Kenya has issued a decree that all affordable housing development projects under the nation’s “Big 4” Agenda must meet the EDGE green buildings standard. The government will provide developers with free land to build affordable housing projects that meet the government’s commitment to resource-efficient structures. The decree was enacted by Kenya’s State Department of Housing & Urban Development in the Ministry of Transport.
Photo by Bennett Tobias, Unsplash.
As in many nations in Africa, the government of Kenya has placed a strong emphasis on meeting the demand for affordable housing. President Uhuru Kenyatta has included affordable housing as one of his “Big 4” agenda deliverables. The ambition is to close the housing gap for Kenyan citizens, while doing so in an environmentally-responsible way.
The Kenya Green Building Society (KGBS) was successful in advocating for the new decree to be enacted. Now that it is in place, KGBS will help to connect developers to certifiers, so they can take advantage of the additional marketing opportunities of EDGE certification. As a starting point, KGBS has worked closely with EDGE certifier Sphera-SGS to offer a 20 percent discount on auditing and certification fees for projects that are registered for certification by the end of 2020.
“The government’s new mandate is a historic milestone in Kenya’s transition to green buildings,” said Elizabeth Wangeci Chege, the Chairperson of KGBS. “We’re proud of the role that KGBS has played in encouraging this decision, which brings together the public and private sectors for the benefit of low-income homeowners and the environment. EDGE has provided a solution to help us make this dream a reality.”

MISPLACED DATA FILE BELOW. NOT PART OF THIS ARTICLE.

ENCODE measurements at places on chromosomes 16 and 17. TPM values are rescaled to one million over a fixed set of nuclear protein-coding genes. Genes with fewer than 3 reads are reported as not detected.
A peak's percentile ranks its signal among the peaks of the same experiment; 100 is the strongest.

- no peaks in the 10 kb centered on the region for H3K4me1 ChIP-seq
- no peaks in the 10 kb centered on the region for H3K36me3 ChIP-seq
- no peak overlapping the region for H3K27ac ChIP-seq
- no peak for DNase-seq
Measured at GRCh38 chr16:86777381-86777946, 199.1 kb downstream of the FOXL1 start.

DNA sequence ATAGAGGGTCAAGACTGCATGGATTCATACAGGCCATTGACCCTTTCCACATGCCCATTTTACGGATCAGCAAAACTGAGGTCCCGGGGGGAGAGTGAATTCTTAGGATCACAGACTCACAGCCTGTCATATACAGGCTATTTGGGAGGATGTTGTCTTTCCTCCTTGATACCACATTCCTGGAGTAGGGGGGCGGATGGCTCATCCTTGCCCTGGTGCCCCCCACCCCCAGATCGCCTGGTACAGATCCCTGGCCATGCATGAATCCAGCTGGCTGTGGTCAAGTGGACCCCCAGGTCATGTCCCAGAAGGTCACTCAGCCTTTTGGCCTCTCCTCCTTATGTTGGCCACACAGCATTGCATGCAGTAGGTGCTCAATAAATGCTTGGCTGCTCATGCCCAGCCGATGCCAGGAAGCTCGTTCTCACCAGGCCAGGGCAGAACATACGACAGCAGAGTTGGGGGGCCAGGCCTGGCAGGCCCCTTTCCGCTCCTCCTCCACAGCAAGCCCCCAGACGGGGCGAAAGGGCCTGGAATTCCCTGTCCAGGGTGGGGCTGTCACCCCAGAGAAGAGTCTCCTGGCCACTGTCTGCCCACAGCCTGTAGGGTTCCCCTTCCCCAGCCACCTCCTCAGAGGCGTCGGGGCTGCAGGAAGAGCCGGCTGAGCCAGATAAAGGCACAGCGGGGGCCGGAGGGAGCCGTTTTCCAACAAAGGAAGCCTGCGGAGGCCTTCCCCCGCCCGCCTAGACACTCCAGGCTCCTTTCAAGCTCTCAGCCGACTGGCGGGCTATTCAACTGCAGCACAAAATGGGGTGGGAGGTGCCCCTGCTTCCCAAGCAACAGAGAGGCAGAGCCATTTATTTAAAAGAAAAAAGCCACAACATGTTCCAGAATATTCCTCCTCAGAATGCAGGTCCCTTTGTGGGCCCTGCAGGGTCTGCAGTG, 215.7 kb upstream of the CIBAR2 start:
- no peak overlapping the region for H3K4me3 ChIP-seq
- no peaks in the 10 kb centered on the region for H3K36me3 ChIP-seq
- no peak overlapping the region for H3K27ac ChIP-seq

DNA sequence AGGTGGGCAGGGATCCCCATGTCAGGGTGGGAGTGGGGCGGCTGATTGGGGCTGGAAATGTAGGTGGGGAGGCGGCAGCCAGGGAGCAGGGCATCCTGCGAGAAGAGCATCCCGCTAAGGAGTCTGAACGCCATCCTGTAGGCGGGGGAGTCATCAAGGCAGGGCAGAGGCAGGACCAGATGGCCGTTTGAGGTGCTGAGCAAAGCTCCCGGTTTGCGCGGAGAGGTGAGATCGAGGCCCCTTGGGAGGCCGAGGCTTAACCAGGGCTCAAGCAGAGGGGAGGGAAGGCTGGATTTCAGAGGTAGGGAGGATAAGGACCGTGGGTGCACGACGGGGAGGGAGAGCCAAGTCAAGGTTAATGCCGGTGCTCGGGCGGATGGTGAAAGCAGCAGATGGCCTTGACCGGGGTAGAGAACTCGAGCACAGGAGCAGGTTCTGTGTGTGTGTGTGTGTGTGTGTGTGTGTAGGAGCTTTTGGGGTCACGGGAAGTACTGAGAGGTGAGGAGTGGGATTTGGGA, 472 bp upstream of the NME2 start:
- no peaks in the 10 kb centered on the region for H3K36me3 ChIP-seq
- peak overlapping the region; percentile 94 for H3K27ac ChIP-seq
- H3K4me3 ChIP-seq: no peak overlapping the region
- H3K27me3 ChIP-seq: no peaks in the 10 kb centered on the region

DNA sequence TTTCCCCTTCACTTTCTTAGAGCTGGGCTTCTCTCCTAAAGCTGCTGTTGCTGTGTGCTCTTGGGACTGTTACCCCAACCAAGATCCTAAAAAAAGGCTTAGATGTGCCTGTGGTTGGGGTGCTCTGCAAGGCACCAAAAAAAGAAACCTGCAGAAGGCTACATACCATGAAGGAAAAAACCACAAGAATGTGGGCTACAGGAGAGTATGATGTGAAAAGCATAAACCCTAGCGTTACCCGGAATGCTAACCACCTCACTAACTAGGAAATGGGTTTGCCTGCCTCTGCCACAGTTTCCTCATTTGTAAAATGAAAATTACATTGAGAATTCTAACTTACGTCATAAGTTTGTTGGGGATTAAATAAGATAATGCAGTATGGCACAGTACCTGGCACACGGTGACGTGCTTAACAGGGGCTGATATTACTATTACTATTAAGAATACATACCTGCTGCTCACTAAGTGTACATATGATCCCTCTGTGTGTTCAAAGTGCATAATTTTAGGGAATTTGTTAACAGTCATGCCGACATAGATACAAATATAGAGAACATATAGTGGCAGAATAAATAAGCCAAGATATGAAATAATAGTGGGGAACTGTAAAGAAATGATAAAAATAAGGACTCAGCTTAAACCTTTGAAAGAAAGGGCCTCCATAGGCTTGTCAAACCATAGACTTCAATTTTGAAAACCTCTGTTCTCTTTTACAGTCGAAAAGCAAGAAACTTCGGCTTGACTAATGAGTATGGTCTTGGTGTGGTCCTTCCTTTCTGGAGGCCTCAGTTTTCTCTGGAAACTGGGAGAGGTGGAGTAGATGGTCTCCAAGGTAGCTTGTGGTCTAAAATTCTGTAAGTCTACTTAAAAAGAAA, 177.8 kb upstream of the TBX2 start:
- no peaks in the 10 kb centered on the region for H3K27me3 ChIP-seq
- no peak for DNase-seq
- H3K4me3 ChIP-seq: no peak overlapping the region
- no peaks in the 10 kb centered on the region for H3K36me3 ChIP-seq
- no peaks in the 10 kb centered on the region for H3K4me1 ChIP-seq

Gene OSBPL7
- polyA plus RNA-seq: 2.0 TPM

Kenya’s State Department of Housing has already created memoranda of understanding with county governments for affordable housing projects. In the MOUs, developers who win the bids for the projects can receive free land and build upon it for the purposes of affordable housing projects, as long as they design and construct their buildings according to the EDGE standard.
Acorn Holdings is an example of what can be achieved when a green building mindset is adopted. The developer was the first in Kenya to issue a green bond in the amount of $43 million with proceeds financing EDGE-certified student accommodations. The bond was 86% subscribed with pricing at 12.25%, which is 225 basis points above Kenya’s five-year treasury bond. Acorn was happy with the result given the corporate bond market had been inactive. Several thousand units will be built for rent by university students and young professionals in six developments across Nairobi. The issuance “marked an important milestone for the capital markets in Kenya and the region,” according to a tweet by Geoffrey Odundo, the CEO of the Nairobi Stock Exchange.
Photo by Wes Dissy, Unsplash.
To jumpstart affordable housing at scale, Kenya’s BomaYangu platform was created. According to the website, 298,717 citizens have registered to date to express their interest in owning an affordable home. The national housing fund helps Kenyans to become homeowners by providing tax credits, in addition to provisioning state-owned land and building out the necessary infrastructure for development purposes.
The World Bank estimates that 200,000 housing units are needed annually in Kenya, but the supply is only 50,000 units. This has resulted in a cumulative housing deficit of two million units, with more than 60 percent of urban households living in slums. By incorporating the EDGE standard into its affordable housing requirements, Kenya has taken the first step towards ensuring a better future for its people.